The US government — by virtue of being a large bureaucracy that builds and buys stuff — owns stuff. And when the US government contracts with contractors to do things, the US government sometimes gives those contractors the government's stuff so that the contractors can do things for the government.
With me so far? Government gives its stuff to contractors so contractors can do things. This is called providing "government-furnished property" or "GFP" to contractors.
As you can imagine, there are rules around government-furnished property because it's the government's stuff! And one of the things you're not supposed to do with government-furnished property is lose it!
But it happens! By analogy: normal people, like you or me, might have stuff that we lend to people like books. And from time to time, I'll go looking for a book and forget that I lent it out. It's not that big of a deal, books aren't that expensive, so if I forget, it's not a huge problem.
So, here's a fun headline:
The DOD has struggled for decades to accurately account for government property in the possession of its contractors. DOD estimated that the value of such unaccounted property is over $220 billion—but that amount is likely significantly understated.
Two hundred and twenty billion dollars of stuff! Unaccounted for! Likely significantly understated!
How can you not account for $220 billion dollars of stuff?! That's a lot of books.
Specifically, contractors can possess assets such as ammunition, missiles, torpedoes, component parts for these end-items, and equipment for specific uses associated with these items.
TORPEDOES?! WE CAN'T ACCOUNT FOR TORPEDOES?!
Now, before I go to far. There's a really really really important fact that probably needs to be stated: DOD is probably not actually missing $220 billion worth of stuff. It just can't account for the at least $220 billion worth of stuff that, at some point, it's given to contractors.
For emphasis: the amount of government-furnished property that is missing is likely (hopefully?) far far less $220 billion. Let's say, for argument sake, it's 1% of that. That would still be $2.2 billion!
In this hypothetical world of $2.2 billion, you might imagine that DOD would probably want to do something about this?
As we and other auditors have previously reported, serious control issues
preclude DOD from having accurate and complete GFP records and,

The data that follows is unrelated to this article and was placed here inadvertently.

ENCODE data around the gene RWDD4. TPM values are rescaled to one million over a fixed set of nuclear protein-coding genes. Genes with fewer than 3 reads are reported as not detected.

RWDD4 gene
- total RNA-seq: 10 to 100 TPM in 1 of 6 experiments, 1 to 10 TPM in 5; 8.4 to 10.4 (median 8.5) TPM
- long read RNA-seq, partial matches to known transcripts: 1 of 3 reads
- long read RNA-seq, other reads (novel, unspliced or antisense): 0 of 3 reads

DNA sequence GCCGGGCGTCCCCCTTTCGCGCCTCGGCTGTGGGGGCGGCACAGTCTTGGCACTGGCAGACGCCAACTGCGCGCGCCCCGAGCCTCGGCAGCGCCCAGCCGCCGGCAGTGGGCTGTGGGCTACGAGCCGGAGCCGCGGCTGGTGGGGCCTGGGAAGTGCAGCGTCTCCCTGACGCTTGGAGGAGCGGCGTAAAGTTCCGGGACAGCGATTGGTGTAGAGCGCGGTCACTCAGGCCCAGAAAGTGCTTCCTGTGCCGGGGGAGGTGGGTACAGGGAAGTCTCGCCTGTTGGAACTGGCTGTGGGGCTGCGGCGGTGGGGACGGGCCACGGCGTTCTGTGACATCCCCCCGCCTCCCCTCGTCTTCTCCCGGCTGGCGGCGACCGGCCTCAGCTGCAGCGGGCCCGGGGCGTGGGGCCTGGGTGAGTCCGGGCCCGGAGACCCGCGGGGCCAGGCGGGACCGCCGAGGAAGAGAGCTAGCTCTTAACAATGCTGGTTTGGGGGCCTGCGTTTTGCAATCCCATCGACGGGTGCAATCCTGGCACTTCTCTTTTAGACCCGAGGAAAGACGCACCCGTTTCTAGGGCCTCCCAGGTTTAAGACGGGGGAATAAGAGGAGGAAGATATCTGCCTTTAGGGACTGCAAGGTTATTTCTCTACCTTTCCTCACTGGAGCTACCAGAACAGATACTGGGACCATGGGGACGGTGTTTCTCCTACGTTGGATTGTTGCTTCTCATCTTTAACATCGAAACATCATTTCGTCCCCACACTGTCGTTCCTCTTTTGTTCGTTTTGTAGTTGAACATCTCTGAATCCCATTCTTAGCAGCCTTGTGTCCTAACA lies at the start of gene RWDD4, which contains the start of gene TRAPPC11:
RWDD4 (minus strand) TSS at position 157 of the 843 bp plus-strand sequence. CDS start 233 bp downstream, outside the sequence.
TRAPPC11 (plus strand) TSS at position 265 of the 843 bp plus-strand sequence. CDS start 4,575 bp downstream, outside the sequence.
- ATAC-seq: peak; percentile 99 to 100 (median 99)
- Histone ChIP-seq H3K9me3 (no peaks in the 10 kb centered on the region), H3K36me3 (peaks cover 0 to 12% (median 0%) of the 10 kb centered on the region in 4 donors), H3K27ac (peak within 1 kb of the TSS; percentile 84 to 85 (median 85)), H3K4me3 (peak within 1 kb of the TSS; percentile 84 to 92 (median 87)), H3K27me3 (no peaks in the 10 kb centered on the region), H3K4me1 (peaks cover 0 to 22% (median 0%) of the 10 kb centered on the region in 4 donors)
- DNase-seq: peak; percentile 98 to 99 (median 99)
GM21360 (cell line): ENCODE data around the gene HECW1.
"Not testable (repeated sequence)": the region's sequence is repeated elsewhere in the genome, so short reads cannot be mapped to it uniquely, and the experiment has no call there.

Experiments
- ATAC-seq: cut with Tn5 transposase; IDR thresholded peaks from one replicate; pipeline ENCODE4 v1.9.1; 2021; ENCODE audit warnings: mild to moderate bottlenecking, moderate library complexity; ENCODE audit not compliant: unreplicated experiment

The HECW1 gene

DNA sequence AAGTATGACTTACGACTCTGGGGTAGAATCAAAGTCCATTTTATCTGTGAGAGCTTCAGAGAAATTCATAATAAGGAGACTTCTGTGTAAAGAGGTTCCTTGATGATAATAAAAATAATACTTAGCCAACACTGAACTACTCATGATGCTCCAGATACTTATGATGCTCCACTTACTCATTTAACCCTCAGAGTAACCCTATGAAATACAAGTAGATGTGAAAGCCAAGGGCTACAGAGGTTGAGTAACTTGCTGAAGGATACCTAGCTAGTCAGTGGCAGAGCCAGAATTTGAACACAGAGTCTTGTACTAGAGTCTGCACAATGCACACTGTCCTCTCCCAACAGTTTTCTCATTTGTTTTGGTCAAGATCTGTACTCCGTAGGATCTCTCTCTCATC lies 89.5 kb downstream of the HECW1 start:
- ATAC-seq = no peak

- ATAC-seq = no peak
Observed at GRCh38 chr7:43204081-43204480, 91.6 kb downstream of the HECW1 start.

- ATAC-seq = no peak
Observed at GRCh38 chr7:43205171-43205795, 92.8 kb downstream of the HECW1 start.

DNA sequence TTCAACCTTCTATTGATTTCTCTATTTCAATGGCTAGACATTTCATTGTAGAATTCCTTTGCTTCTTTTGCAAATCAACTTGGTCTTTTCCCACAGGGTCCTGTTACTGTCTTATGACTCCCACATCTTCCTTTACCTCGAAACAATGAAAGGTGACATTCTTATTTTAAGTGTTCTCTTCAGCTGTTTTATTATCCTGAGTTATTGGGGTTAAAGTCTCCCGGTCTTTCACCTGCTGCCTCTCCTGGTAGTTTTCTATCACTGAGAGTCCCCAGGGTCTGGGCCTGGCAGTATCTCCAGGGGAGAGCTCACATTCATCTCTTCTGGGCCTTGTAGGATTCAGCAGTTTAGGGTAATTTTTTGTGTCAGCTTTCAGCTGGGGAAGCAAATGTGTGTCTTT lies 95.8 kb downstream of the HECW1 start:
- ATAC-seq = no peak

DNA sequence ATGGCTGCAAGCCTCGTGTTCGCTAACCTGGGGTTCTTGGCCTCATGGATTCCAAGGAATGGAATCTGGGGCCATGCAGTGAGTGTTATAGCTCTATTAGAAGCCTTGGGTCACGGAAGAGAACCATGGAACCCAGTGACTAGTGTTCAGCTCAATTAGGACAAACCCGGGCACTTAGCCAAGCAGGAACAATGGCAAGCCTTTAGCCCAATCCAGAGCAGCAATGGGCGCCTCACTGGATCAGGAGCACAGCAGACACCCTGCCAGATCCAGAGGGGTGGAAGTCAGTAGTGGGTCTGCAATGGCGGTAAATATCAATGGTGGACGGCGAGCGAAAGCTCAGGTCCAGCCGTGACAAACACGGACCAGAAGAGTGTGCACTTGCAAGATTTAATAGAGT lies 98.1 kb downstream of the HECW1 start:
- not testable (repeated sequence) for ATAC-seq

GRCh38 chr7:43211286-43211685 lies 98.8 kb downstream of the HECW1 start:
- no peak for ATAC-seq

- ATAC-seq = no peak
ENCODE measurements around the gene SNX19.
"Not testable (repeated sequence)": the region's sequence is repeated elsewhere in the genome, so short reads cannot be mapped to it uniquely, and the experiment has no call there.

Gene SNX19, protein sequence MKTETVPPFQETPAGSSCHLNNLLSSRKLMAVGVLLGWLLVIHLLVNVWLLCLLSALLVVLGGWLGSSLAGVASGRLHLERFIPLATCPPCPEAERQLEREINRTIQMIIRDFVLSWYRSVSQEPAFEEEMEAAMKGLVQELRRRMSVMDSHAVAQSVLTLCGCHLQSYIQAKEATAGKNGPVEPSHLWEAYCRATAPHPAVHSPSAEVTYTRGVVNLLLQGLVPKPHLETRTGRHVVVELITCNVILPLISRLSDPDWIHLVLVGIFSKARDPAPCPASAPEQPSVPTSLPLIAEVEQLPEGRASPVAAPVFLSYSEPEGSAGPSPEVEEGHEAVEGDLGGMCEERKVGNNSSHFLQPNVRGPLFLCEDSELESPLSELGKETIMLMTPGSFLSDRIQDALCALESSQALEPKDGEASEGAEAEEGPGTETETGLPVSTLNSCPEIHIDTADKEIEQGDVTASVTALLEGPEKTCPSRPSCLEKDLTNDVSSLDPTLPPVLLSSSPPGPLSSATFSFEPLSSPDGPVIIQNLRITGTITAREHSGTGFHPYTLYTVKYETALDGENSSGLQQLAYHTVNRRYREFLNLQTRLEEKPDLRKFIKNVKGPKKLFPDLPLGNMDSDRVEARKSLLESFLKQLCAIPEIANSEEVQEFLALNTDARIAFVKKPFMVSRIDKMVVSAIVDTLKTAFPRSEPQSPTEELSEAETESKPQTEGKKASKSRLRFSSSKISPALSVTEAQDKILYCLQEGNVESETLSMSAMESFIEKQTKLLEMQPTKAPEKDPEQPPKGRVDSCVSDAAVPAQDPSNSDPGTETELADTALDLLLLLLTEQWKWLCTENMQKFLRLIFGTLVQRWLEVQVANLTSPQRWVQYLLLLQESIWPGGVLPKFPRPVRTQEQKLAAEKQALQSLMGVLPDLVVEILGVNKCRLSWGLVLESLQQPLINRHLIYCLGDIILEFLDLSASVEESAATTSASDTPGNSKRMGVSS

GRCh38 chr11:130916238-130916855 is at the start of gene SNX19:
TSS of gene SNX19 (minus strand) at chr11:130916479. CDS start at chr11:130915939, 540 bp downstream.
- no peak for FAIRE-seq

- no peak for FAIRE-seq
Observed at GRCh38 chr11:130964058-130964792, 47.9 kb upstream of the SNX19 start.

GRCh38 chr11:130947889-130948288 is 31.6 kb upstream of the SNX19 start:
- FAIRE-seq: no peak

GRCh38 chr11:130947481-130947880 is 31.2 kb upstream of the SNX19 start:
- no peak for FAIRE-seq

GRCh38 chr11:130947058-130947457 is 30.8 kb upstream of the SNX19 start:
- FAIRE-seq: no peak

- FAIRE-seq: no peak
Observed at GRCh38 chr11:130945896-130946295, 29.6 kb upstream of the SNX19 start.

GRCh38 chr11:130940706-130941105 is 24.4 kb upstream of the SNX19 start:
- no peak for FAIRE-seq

therefore, reliable and auditable GFP-related financial information. As a
result, DOD financial statement auditors continue to identify a material
weakness related to DOD’s accounting for its GFP. DOD and the military
departments have taken some steps to mitigate the DOD-wide GFP
material weakness. Despite these efforts, DOD has made minimal
progress in the past 2 decades to remediate the identified deficiencies.
It's taken 20+ years with minimal progress? That's, uh, not great?
Now, to be fair, the DOD has a lot going on. Defense spending is over $847 billion in the current fiscal year budget. I honestly would much rather that SecDef's headspace be more focused on the military winning than on DOD losing stuff. Seriously, a rational read of this situation is that it's one of those things in the "Eisenhower matrix" of important, but not urgent.
And, to be fair, the GAO report is basically a case study in "change management is hard". There were memoranda, shifting deadlines, subsequent memoranda, data calls, strategic plans, and more memoranda (GAO literally wrote: "DOD management continues to issue memorandums aimed at accomplishing the same objective"!) There were confused officials about the terminology used in those memoranda. There were working groups and committees, and quarterly meetings that maybe didn't happen (?), and meetings where people didn't show up. There are roadmaps and high-level strategies.
It all sounds hard and I'm sure that there are many people in northern Virginia who are doing their level best to try and get this fixed.
In its Understanding the Results of the Audit of the FY 2021 DOD
Financial Statements, the DOD OIG reported that DOD had not made
significant progress in remediating its GFP-related deficiencies because it
relies too heavily on its contractors to maintain inventory records on its
behalf. In addition, the OIG also reported that DOD does not always verify
that contractor’s inventory records are complete and accurate.
That's correct. DOD can't keep track of its stuff because the DOD relies too heavily on contractors to keep track of the DOD's stuff.
Maybe a working group is not the solution that DOD needs? Just sayin'? Whatever. Damn the torpedoes!